Word of the Week: floccinaucinihilipilificationism

ML learned a new word upon reading the newspaper: floccinaucinihilipilificationism. According to the New York Times now, Moynihan prided himself on coining the 32-letter mouthful, by which he meant “the futility of making estimates on the accuracy of public data.”

She’s not exactly sure how the term, said to be the longest non-technical word in the English language, might be used in medical communication, but it seems that it might be relevant to estimating health care costs, and – possibly by extrapolation – to understanding the hidden ambiguousness of inferences drawn from vast amounts of seemingly hard data.

On Patient Empowerment and Autonomy

…I think the answer is inherent in the goal of being engaged, and that has to do with the concept of patient autonomy – what’s essentially the capacity of a person to live and make decisions according to one’s own set of knowledge, goals and values.

Autonomy in medicine, which borders on the empowerment idea, can be an aim in itself, and therefore valuable regardless of any measured outcome.

Uncertainty Rules (on Eyjafjallajokull, volatility and a patient’s prognosis)

As pretty much anyone traveling in Europe this week can tell you, it’s sometimes hard to know what will happen next. Volcanologists – the people most expert in this sort of matter – simply can’t predict what the spitfire at Eyjafjallajokull will do next.

It comes down to this: the volcano’s eruption could get better or it could get worse…

When ‘No’ Turns Positive in Medical Care and Education

The medical word of the month is a most definite “no.”

The word is featured, explicitly and/or conceptually, in recent opinions published in two of the world’s most established media platforms – the New York Times and the New England Journal of Medicine. Their combined message relates to a point I’ve made here and elsewhere, that if doctors would or could take the time to provide full and unbiased information to their patients, people might choose less care of their own good sense and free will.

Let’s start with David Leonhardt’s April 7 column, “In Medicine, The Power of No.” In this excellent essay…

Peter Sings Colonoscopy

Am I pro- or con- colonoscopy for routine screening, you might wonder. Well, that depends.

Am I pro- or con- famous singers and other celebrities extolling the benefits of particular medical interventions? Well, that depends, too.

But I’m sure I prefer “Puff the Magic Dragon.” Also “Leaving on a Jet Plane” fills me with imperfect memories of 6th grade.

A Small Study Offers Insight On Breast Cancer Patients’ Capacity and Eagerness to Participate in Medical Decisions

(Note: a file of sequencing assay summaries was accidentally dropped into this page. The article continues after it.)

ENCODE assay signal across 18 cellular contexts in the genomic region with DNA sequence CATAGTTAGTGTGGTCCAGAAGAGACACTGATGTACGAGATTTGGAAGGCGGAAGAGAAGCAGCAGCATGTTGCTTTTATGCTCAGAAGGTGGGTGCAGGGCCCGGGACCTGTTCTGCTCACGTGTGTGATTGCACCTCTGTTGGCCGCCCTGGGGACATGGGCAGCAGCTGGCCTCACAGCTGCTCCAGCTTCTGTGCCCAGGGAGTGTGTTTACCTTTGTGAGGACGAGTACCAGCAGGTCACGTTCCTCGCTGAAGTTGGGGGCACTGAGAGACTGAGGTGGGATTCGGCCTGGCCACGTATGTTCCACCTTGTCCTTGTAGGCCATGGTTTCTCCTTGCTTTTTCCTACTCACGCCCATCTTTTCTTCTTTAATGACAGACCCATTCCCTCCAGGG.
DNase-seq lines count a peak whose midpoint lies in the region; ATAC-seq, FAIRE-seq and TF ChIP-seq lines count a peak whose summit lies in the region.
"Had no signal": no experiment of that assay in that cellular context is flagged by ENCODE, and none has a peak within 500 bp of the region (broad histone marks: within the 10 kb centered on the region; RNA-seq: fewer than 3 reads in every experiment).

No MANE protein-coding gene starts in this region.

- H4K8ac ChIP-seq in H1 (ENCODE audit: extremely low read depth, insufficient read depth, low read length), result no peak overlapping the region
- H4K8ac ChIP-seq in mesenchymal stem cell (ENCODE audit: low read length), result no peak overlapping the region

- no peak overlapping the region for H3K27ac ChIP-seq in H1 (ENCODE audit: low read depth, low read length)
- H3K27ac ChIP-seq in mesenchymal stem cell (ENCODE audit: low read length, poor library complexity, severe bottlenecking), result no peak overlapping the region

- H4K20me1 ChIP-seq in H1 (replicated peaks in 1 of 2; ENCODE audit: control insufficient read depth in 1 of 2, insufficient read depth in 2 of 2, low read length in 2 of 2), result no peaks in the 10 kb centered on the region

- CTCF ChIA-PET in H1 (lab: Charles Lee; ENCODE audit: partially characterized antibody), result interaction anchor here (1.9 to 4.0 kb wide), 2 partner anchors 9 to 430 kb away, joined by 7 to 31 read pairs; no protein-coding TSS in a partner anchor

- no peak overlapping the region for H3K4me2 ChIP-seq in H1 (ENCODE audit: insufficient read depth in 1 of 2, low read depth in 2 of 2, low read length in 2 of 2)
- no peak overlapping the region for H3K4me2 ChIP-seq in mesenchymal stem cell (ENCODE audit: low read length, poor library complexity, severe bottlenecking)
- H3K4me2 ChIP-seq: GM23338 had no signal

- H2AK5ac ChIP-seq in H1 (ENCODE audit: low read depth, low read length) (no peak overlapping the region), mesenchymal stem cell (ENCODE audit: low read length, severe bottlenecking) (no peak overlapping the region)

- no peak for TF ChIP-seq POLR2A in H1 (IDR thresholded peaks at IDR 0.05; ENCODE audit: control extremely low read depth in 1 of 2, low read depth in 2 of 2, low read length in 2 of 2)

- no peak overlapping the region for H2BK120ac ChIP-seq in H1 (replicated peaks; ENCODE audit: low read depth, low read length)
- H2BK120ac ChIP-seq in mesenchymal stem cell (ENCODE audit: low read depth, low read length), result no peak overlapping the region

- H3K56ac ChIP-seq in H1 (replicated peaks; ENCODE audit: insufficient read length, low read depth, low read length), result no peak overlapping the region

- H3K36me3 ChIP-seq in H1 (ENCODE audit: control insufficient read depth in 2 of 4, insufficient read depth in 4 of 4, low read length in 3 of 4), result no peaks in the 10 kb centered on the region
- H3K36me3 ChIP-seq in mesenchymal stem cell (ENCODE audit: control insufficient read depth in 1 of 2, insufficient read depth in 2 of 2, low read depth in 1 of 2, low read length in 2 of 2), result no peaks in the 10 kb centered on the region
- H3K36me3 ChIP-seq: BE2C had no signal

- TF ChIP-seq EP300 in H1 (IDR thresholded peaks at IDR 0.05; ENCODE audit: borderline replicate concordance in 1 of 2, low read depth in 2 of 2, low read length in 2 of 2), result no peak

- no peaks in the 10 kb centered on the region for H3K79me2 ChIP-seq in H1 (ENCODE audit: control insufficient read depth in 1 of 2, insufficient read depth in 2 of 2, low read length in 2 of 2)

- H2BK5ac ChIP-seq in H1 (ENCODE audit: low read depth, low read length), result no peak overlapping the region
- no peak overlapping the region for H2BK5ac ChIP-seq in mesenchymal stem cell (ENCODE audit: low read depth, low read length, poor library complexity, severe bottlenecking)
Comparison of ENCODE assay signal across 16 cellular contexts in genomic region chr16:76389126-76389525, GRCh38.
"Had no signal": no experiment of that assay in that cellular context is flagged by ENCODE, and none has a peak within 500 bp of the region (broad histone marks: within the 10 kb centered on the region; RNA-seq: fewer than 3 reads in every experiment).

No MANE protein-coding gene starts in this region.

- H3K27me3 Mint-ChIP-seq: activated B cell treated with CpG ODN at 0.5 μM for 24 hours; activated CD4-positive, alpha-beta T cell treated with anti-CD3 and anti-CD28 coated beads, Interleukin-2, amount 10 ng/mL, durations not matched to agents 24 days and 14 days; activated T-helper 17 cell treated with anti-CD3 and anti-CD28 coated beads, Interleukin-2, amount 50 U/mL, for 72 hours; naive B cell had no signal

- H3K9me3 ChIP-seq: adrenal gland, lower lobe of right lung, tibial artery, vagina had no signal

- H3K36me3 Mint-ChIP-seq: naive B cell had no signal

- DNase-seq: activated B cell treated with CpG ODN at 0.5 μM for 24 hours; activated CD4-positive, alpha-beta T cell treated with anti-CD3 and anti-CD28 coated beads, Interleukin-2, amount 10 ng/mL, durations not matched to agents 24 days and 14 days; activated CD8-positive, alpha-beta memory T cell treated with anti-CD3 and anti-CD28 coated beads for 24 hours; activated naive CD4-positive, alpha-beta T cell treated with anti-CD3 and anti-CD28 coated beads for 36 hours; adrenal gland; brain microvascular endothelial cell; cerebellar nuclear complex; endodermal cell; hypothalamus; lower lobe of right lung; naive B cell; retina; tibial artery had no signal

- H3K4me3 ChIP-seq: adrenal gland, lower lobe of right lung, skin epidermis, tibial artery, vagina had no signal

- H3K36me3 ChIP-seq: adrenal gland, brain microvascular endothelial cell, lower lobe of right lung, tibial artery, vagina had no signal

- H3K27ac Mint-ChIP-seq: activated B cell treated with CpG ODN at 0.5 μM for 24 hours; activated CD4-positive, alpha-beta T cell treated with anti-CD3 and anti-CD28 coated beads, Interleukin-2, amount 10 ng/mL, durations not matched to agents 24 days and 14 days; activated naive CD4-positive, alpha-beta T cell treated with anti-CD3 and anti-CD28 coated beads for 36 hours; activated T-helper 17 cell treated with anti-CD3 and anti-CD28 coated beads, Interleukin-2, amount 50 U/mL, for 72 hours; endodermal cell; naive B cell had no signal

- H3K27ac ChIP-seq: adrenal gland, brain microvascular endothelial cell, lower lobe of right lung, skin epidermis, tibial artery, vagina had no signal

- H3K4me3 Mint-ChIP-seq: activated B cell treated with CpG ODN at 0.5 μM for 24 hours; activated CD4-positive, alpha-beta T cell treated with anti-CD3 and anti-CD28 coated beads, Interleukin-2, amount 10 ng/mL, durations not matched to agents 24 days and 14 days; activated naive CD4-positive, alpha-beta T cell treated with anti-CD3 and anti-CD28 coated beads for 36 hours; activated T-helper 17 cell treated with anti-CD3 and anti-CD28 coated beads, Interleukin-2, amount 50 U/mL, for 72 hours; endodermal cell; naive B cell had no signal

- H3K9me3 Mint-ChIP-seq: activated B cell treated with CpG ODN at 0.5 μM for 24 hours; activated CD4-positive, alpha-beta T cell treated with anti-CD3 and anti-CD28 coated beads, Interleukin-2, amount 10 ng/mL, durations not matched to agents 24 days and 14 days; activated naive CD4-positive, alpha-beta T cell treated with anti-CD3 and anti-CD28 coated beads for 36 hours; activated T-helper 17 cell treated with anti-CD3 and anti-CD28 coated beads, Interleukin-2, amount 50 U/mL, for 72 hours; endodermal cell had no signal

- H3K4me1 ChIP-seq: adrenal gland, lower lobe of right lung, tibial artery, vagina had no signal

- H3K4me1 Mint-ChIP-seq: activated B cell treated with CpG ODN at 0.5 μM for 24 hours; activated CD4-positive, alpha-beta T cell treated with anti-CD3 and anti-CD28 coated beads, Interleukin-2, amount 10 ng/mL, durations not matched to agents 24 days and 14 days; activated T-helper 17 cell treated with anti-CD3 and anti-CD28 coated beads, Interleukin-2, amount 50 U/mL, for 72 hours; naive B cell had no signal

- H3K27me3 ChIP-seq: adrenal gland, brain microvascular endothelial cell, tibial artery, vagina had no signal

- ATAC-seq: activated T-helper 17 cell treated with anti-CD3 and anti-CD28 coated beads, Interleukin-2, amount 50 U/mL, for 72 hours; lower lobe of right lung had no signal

Last week the journal Cancer published a small but noteworthy report on women’s experiences with a relatively new breast cancer decision tool called Oncotype DX. This lab-based technology, which has not received FDA approval, takes a piece of a woman’s tumor and, by measuring expression of 21 genes within, estimates the likelihood, or risk, that her tumor will recur.

As things stand, women who receive a breast cancer diagnosis face difficult decisions…

MedlinePlus, A Public Resource

MedlinePlus, a virtual superstore of medical information, is one of the most frequented health-related websites worldwide. The site, co-sponsored by the National Library of Medicine and the National Institutes of Health, is comprehensive and, with some exceptions (see below) relatively free of commercial bias. I find it a useful starting point for almost any health-related search…

Are Doctors Necessary?

Ten years ago, my colleagues and I squirmed in our swivel chairs when a few tech-savvy patients filed in bearing reams of articles they’d discovered, downloaded and printed for our perusal.

Some of us accepted these informational “gifts” warily, half-curious about what was out there and half-loathing the prospect of more reading. Quite a few complained about the changing informational dynamic between patients and their physicians, threatened by a perceived and perhaps real loss of control.

How a decade can make a difference. In 2008 over 140 million Americans…

Moms Tweet About Blood and Cancer

This afternoon I found a Tweet from a colleague, a journalist who happens to be a mom in my community:

Tweet from SuSaw:
“RT @JenSinger: Hey, baby. What’s your blood type? Nothing against the Big Pink Machine… http://ow.ly/URkg

As a trained hematologist (blood doc), oncologist and breast cancer survivor, I couldn’t resist checking this out. Here’s what I discovered…

Information Overload

Last week I received an email from a former patient. He has hemochromatosis, an inherited disposition to iron overload. His body is programmed to take in excessive amounts of iron, which then might deposit in the liver, glands, heart and skin. He mentioned “some amazing videos on hematology and hemochromatosis and genetics” he’d discovered on YouTube.

This is the future of medicine, I realized. … Whether physicians want their patients to search the Internet for medical advice is beside the point. We’re there already, whether or not it’s good for us and whether what we find there is true.

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